Russia blames US for putting ‘colossal pressure’ on allies

Moscow says it 'will respond' to mass expulsion of its diplomats globally

TASHKENT, UZBEKISTAN:  Moscow yesterday charged Washington had put "colossal pressure" on allies to expel scores of Russian diplomats and vowed to retaliate.

"This is the result of colossal pressure, colossal blackmail, which is the main instrument of Washington on the international arena," Russian Foreign Minister Sergei Lavrov said in Uzbekistan.

"We will respond, have no doubt. No one wants to put up with such loutish behaviour, and we will not."

At least 116 alleged agents working under diplomatic cover were ordered out by 22 governments on Monday, dwarfing similar measures in the most notorious Cold War spying disputes.

The expulsions were a response to the poisoning of former Russian double agent Sergei Skripal and his daughter Yulia with a nerve agent in the English city of Salisbury on March 4.

The row has plunged Russia's relations with the West to new lows amid ongoing tensions over Ukraine and Syria.

Speaking on the sidelines of a conference on Afghanistan in Uzbekistan's capital Tashkent, Mr Lavrov said the expulsions justified Russia's view that there are "few independent countries" remaining in Europe.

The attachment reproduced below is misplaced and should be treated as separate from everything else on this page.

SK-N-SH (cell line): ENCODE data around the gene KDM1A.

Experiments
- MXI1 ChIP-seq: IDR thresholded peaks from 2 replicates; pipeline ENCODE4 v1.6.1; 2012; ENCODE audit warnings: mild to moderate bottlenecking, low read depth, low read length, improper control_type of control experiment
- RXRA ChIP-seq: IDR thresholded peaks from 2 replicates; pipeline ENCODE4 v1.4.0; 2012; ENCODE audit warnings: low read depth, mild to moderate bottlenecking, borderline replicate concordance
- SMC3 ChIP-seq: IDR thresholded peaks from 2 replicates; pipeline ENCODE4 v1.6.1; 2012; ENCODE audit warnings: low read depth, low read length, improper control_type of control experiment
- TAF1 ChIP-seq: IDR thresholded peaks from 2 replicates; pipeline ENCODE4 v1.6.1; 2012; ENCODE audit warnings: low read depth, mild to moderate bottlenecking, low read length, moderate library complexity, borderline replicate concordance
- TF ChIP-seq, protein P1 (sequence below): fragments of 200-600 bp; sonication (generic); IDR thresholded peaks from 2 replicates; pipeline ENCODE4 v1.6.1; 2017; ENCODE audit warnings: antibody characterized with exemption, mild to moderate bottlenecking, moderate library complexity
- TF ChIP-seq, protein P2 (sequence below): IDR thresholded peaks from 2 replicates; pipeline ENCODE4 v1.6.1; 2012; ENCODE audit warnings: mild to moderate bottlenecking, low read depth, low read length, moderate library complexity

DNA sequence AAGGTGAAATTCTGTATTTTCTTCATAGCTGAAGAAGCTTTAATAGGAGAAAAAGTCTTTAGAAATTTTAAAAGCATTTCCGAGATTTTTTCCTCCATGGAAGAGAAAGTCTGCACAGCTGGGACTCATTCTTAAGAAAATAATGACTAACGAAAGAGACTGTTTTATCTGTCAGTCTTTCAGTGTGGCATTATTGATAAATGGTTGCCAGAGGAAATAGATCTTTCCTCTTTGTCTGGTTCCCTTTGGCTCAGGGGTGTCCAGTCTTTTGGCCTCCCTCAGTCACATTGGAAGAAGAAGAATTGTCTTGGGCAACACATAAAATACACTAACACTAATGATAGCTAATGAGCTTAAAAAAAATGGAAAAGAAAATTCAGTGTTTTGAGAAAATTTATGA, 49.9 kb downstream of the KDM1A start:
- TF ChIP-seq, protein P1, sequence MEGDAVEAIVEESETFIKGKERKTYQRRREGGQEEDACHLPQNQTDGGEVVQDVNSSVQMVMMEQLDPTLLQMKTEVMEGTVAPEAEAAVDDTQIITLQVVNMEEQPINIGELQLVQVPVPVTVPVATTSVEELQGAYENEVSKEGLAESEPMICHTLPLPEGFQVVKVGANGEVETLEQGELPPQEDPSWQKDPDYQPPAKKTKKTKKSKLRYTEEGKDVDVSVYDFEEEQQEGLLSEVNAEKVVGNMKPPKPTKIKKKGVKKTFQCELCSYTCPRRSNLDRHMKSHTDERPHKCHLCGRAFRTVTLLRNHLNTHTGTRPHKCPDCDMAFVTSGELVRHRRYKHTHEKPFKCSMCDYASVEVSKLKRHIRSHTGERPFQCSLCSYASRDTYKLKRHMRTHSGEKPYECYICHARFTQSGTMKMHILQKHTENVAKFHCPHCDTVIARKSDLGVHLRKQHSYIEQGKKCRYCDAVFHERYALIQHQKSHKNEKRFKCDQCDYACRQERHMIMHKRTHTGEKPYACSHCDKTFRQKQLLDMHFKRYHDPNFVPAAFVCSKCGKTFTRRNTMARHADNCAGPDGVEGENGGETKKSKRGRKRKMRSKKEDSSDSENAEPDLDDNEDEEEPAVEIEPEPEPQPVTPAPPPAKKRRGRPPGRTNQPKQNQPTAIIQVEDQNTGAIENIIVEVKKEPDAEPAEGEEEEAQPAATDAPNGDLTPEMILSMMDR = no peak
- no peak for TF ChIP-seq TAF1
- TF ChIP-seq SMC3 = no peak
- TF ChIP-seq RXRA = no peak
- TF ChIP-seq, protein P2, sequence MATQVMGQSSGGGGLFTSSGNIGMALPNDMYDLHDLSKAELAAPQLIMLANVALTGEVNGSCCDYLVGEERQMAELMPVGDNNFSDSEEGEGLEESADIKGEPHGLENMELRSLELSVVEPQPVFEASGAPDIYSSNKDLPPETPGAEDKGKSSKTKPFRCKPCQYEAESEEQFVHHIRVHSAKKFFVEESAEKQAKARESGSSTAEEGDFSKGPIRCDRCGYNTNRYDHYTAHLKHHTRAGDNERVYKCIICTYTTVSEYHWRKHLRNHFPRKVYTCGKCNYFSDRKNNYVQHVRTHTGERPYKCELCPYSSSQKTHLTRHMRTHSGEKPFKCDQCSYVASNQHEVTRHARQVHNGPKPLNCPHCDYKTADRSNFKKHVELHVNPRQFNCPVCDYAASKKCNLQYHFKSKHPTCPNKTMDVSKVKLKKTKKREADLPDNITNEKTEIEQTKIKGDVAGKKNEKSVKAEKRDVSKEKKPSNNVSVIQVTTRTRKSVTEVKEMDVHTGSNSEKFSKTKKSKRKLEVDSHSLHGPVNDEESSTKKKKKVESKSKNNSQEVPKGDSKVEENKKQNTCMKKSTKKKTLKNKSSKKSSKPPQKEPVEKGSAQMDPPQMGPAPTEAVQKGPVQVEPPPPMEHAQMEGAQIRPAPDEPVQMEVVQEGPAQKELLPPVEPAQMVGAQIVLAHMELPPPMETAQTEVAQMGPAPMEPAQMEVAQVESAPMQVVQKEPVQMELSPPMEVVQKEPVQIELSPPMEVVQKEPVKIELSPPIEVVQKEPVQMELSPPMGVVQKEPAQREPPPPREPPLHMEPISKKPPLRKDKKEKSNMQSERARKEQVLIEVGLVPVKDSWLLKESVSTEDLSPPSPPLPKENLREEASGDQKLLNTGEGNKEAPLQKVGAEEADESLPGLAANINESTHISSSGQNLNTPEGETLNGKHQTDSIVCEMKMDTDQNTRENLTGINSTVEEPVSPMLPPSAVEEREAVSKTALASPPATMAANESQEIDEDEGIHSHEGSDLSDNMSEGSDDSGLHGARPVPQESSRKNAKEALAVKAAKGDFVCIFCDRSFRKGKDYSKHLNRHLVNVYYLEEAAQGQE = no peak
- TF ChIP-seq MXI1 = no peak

Comments by British Prime Minister Theresa May blaming Russia for the poisoning were "simply an affront to the system of Anglo-Saxon justice", he added.

Australia joined in the coordinated diplomatic move, expelling two Russian diplomats yesterday that Prime Minister Malcolm Turnbull said were "undeclared intelligence officers".

Russian media yesterday shared the view that the coordinated expulsions have plunged Moscow's relations with the West into a new "Cold War".

Izvestia, a pro-Kremlin daily, denounced what it called a "flash mob".

Political analyst Fedor Lukyanov said in the Vedomosti business daily: "Relationships between Russia and the West are entering a period of an all-out Cold War. The expulsions will be particularly destructive for Russian-American relations."

He expects the West to issue "much more severe economic sanctions" against Russia.

Political analyst Stanislav Belkovsky said Russia's foreign policy has been fired by "the concentrated energy of self-destruction" since 2014, the year when Moscow annexed Ukraine's Crimean peninsula, incurring retaliatory economic sanctions from the West.

Britain yesterday hailed the mass expulsion.

"Never before have so many countries come together to expel Russian diplomats," British Foreign Secretary Boris Johnson wrote in The Times, calling it "a "blow from which Russian intelligence will need many years to recover".

"I believe that yesterday's events could become a turning point," he said. "The Western alliance took decisive action and Britain's partners came together against the Kremlin's reckless ambitions."

Mrs May told senior ministers yesterday that there was still more to be done in Britain's long-term response to Russia.

"Yesterday was a significant moment in our response to this reckless act of aggression, but there is still more to be done as we work with international partners on a long-term response to the challenge posed by Russia," her spokesman said.